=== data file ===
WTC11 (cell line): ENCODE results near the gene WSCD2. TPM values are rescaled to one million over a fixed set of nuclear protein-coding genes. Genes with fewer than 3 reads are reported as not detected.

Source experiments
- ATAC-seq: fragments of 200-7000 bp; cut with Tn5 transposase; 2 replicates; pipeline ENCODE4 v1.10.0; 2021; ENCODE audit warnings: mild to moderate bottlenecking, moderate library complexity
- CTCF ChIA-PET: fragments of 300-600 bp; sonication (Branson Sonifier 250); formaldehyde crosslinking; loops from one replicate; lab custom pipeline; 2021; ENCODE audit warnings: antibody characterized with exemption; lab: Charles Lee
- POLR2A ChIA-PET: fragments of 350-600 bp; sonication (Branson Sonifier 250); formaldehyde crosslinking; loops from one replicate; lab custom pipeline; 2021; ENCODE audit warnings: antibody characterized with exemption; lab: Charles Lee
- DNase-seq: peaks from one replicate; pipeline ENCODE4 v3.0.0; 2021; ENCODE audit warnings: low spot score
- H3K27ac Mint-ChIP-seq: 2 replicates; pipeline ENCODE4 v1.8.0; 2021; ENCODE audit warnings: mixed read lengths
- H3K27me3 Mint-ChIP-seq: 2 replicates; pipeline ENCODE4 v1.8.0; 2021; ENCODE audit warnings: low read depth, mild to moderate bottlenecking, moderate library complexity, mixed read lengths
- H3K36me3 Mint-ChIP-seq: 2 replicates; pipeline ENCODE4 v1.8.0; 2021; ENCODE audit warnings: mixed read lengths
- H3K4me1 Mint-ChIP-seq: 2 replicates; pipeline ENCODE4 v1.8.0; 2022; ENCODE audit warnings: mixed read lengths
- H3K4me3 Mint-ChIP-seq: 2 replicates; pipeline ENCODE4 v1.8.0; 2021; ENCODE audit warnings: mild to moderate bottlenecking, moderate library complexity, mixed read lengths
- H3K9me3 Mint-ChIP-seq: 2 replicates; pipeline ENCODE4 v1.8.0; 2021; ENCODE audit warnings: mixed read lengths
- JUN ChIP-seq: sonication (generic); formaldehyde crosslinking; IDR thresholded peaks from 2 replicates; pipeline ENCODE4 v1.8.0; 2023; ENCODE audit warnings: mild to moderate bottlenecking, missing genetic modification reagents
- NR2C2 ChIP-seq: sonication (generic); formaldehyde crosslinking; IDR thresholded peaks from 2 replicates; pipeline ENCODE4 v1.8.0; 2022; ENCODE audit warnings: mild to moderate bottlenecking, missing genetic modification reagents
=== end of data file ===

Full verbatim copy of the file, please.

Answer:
WTC11 (cell line): ENCODE results near the gene WSCD2. TPM values are rescaled to one million over a fixed set of nuclear protein-coding genes. Genes with fewer than 3 reads are reported as not detected.

Source experiments
- ATAC-seq: fragments of 200-7000 bp; cut with Tn5 transposase; 2 replicates; pipeline ENCODE4 v1.10.0; 2021; ENCODE audit warnings: mild to moderate bottlenecking, moderate library complexity
- CTCF ChIA-PET: fragments of 300-600 bp; sonication (Branson Sonifier 250); formaldehyde crosslinking; loops from one replicate; lab custom pipeline; 2021; ENCODE audit warnings: antibody characterized with exemption; lab: Charles Lee
- POLR2A ChIA-PET: fragments of 350-600 bp; sonication (Branson Sonifier 250); formaldehyde crosslinking; loops from one replicate; lab custom pipeline; 2021; ENCODE audit warnings: antibody characterized with exemption; lab: Charles Lee
- DNase-seq: peaks from one replicate; pipeline ENCODE4 v3.0.0; 2021; ENCODE audit warnings: low spot score
- H3K27ac Mint-ChIP-seq: 2 replicates; pipeline ENCODE4 v1.8.0; 2021; ENCODE audit warnings: mixed read lengths
- H3K27me3 Mint-ChIP-seq: 2 replicates; pipeline ENCODE4 v1.8.0; 2021; ENCODE audit warnings: low read depth, mild to moderate bottlenecking, moderate library complexity, mixed read lengths
- H3K36me3 Mint-ChIP-seq: 2 replicates; pipeline ENCODE4 v1.8.0; 2021; ENCODE audit warnings: mixed read lengths
- H3K4me1 Mint-ChIP-seq: 2 replicates; pipeline ENCODE4 v1.8.0; 2022; ENCODE audit warnings: mixed read lengths
- H3K4me3 Mint-ChIP-seq: 2 replicates; pipeline ENCODE4 v1.8.0; 2021; ENCODE audit warnings: mild to moderate bottlenecking, moderate library complexity, mixed read lengths
- H3K9me3 Mint-ChIP-seq: 2 replicates; pipeline ENCODE4 v1.8.0; 2021; ENCODE audit warnings: mixed read lengths
- JUN ChIP-seq: sonication (generic); formaldehyde crosslinking; IDR thresholded peaks from 2 replicates; pipeline ENCODE4 v1.8.0; 2023; ENCODE audit warnings: mild to moderate bottlenecking, missing genetic modification reagents
- NR2C2 ChIP-seq: sonication (generic); formaldehyde crosslinking; IDR thresholded peaks from 2 replicates; pipeline ENCODE4 v1.8.0; 2022; ENCODE audit warnings: mild to moderate bottlenecking, missing genetic modification reagents